Hydro plant in Oregon to generate up to $100 million for Indian group
Warm Springs, Ore.
A $30 million hyroelectric power plant under construction on the Deschutes River here will be the first federally licensed power project on an Indian reservation anywhere in the country. Beginning in July 1982, the plant will produce as much as 120 million kilowatt- hours of electricity each year for sale by the Confederated Tribes of Warm Springs.
The plant is the latest in a series of economic moves since 1958 that have led to today's financial well-being of the Confederated Tribes -- Paiute, Warm Springs, and Wasco Indians -- numbering about 2,100, who make their homes on the 640,000-acre reservation in north-central Oregon.
Funds for construction of the plant include a tribal appropriation of $10 million, a low- interest federal loan of $5 million, and a State of Oregon loan of $15 million.
In terms of tribal income the hydroelectric plant will probably rank as the biggest revenue producer. It is anticipated that over the expected 20-year life of the plant, net income to the tribes will be at least $4 million a year, a figure that would increase in any year in which an increase in the river flow boosts electricity production.
Power output at the plant will range between 80 million and 120 million kwh. a year. Overall, net income to the tribes may run between $80 million and $100 million for the 20- year plant life span.
Tribal chairman Delbert Frank said that the start of construction in april "realized our dreams for this project" and that it will benefit our tribal members and all the citizens of Oregon by producing needed energy.
Electricity is to be sold, on a long-term contract, to Pacific Power & Light Company (Portland, Ore.). The agreement is one in a series negotiated between the utility and small-scale power producers using such renewable resources as water and wind power.
A spokesman for Pacific Power explained that annual revenues to the tribes will not only reflect the effect on power production of any increases in available water flow, but also any upward changes in the rate paid for the power.
The first step toward tribal economic independence here was taken in 1938 when the confederation opted for self-government under the indian Reorganization Act of 1934. But it was the decision in 1958 to use solely for tribal development $4 million in federal compensation for the loss of ancient tribal fishing rights on the Columbia River that started the tribes toward today's financial standing.
Kenneth L. Smith, a member of the Wasco tribe and general manager of the confederation until his recent appointment as assistant secretary of the interior for Indian affairs, has said that the 1958 decision "paid off in jobs and income for tribal members" through new income-producing activities.
Today, the Confederated Tribes own and operate a vacation-convention resort, a profitable forest products company, and an assembly plant that has been a subcontractor since 1968 to such nationally known firms as Boeing Aircraft and Tektronix Inc., the latter a leader in the electronics field.
The confederation is also the beneficiary of a new $7.5 million fish hatchery on the reservation built and operated by the federal government on the Wasco River. The hatchery directly improves the tribal catch of salmon and steelhead each year, while also contributing to restoration of runs in the Columbia River.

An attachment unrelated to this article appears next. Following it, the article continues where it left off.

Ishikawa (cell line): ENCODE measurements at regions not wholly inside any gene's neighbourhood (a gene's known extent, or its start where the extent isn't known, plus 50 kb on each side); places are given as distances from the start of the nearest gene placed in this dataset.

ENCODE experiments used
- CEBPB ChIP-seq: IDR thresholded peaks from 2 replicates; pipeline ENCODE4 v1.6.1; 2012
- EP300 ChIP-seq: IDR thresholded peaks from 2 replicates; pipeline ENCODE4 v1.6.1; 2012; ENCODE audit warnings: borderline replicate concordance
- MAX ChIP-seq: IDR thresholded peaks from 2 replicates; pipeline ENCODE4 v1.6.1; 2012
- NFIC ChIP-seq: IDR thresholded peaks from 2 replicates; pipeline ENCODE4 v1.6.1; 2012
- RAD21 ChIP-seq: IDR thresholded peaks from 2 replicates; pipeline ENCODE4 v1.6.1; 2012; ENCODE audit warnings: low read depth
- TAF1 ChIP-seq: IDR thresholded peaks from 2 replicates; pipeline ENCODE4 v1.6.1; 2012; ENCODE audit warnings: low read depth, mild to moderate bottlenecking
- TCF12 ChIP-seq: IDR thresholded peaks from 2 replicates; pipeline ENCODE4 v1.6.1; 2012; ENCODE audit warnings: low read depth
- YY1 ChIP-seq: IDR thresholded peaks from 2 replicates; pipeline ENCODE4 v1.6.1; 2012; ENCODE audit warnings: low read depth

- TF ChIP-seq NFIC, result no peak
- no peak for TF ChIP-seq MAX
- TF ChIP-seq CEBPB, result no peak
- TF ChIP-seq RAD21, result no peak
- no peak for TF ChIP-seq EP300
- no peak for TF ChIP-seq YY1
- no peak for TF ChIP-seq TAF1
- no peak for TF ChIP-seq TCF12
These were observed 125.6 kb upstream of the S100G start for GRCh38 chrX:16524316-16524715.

When first opened in 1972, the resort, Kah- Nee-Ta Lodge, was a 90-room structure which was later expanded with a 55-room addition. Initial construction and the expansion cost some $8.5 million, and a room and facility renovation program is being carried out which will cost $1.5 million more.
Another current major tribal project is the laying down of a water system, to provide adequate water for expanded home building, at a cost of some $8 million. Such work as this is done largely by outside contractors. But in every tribal activity the effort is made to hire tribal members.
Jobs for tribal members run to around 900, and today, just as in past years, the problem is finding tribal workers. This reflects the fact that the confederation is small, with many young people not yet entering the work force.
All this tribal activity is directed now from a new $1.5 million, 26,000 -square-foot tribal headquarters where overall supervision is exercised, since the appointment of Mr. Smith to the Reagan administration post, by tribal chairman Delbert Frank.
The 45-year-old Smith had worked for the confederation since 1959 and had held the post of general manager for the last 10 years. He is the first person chosen to head the federal government's Indian programs who brings to the job a strong background in reservation programs and with a knowledge of how Washington decisions actually work at the reservation level.
One of the earliest Warm Springs residents to graduate from college, Smith has a major concern for education of Indian youth, which he has said he is "generally dissatisfied with." But he sees this as a problem that must be handled by tribal councils and parents on the many reservations.
The Warm Springs tribal report for 1980 has not yet been released. But gross revenues for last year were in the neighborhood of $49 million, a gain of $5 million, and the value of property, plant, and equipment rose to $134 million from $118 million in 1979.
Benefits to tribal members include health and social services as well as construction of necessary housing, especially for the elderly. In addition, dividends are paid annually, having risen in 1979 to a $5,594,000 total from $4, 820,000 the previous year. In 1970, dividends paid totaled $1,390,000, and indication of the economic improvement in the intervening nine years.